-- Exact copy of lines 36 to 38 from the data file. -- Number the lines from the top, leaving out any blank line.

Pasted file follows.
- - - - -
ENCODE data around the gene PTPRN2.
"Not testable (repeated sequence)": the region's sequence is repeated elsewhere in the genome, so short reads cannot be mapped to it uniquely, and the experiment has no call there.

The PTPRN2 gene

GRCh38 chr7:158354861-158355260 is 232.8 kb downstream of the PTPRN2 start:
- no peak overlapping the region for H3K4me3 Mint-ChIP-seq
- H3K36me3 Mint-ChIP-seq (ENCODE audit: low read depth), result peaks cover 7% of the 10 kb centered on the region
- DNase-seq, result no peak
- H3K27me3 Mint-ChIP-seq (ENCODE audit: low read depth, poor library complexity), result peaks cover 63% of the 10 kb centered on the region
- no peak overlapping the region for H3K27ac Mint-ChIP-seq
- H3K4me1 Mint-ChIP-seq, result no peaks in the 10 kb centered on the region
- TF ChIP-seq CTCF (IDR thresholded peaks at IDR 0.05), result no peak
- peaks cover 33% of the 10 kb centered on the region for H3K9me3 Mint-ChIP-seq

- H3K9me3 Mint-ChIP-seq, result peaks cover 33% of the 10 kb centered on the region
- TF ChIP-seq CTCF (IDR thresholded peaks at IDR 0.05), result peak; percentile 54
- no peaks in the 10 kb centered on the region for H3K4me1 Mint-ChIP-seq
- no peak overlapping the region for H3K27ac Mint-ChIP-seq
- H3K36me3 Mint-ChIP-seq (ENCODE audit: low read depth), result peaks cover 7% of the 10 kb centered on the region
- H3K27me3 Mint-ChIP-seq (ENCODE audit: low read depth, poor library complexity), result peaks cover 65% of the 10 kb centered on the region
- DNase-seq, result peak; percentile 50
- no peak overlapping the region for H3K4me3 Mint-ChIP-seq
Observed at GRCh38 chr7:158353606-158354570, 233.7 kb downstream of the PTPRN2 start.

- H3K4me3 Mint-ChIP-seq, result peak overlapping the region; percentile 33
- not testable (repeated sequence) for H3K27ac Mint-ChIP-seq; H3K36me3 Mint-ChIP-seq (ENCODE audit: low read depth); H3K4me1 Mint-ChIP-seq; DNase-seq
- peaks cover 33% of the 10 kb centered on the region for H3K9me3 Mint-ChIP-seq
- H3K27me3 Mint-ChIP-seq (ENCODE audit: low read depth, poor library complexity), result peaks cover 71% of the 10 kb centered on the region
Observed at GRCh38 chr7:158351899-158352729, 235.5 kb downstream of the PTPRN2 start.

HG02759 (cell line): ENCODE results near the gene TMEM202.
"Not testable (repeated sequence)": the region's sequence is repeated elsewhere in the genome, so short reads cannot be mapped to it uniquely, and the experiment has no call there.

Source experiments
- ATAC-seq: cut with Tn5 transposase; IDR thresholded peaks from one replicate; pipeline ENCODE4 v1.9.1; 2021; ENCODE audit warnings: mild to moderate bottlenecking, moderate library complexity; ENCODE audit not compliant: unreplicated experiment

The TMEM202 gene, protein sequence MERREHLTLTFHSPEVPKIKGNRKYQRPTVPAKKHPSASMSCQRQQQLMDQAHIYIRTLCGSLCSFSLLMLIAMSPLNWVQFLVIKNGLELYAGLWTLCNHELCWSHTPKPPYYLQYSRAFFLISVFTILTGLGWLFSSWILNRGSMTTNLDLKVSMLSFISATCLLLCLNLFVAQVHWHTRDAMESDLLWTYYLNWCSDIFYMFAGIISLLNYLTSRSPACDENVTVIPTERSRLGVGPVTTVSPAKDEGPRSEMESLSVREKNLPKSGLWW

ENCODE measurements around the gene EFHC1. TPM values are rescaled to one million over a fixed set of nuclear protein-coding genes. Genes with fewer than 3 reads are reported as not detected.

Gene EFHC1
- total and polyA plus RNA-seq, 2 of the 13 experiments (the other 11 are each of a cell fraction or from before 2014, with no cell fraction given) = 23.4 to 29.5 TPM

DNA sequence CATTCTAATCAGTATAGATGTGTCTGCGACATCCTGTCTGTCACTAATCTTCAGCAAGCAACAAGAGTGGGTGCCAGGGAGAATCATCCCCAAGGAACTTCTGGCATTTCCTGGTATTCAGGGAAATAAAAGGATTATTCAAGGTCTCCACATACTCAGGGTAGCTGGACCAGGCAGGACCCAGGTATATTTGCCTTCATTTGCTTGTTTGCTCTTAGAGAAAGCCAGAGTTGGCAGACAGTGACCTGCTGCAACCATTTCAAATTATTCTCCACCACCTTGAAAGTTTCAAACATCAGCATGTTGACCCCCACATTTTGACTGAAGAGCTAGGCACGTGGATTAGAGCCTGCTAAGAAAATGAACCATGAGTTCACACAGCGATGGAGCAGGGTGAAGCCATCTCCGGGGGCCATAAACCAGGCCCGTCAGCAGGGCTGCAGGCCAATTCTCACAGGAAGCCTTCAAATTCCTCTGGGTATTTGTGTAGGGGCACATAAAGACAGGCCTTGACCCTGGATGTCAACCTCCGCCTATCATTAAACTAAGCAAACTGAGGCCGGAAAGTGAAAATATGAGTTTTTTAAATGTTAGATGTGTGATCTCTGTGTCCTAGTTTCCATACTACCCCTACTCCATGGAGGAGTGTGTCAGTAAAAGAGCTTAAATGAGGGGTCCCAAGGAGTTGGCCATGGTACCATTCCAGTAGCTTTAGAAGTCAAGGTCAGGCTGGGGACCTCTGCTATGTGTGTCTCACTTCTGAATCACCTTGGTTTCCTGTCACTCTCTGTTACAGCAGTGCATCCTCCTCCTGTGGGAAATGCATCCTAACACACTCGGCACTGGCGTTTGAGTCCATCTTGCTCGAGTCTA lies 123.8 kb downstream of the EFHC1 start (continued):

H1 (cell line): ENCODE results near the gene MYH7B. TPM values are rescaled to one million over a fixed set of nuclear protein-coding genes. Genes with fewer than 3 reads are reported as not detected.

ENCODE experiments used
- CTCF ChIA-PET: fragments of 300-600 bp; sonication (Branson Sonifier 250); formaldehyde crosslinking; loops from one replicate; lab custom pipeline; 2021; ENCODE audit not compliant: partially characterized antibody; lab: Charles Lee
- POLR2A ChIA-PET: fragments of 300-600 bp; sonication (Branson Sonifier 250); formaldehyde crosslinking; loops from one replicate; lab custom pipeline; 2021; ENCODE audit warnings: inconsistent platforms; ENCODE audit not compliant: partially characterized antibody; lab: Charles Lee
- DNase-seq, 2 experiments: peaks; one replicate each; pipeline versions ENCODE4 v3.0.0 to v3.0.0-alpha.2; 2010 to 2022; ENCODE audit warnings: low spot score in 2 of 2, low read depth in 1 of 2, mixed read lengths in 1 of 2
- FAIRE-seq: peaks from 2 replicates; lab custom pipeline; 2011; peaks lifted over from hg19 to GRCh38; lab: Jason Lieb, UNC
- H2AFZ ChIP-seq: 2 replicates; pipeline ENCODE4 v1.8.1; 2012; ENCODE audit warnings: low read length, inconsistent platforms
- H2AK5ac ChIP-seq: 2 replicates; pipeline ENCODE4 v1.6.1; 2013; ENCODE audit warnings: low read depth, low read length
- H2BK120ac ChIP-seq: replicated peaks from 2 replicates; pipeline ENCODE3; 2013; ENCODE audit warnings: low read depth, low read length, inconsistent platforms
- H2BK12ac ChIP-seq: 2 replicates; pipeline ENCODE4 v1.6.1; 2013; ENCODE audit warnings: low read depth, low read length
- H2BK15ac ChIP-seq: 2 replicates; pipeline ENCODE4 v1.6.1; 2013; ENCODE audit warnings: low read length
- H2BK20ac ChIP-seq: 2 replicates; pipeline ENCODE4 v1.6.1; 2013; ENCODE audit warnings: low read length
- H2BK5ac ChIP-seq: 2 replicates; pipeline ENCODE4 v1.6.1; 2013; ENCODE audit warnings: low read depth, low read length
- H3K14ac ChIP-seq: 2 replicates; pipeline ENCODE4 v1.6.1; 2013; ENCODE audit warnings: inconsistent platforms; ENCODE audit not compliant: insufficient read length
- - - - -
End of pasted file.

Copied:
H1 (cell line): ENCODE results near the gene MYH7B. TPM values are rescaled to one million over a fixed set of nuclear protein-coding genes. Genes with fewer than 3 reads are reported as not detected.

ENCODE experiments used
- CTCF ChIA-PET: fragments of 300-600 bp; sonication (Branson Sonifier 250); formaldehyde crosslinking; loops from one replicate; lab custom pipeline; 2021; ENCODE audit not compliant: partially characterized antibody; lab: Charles Lee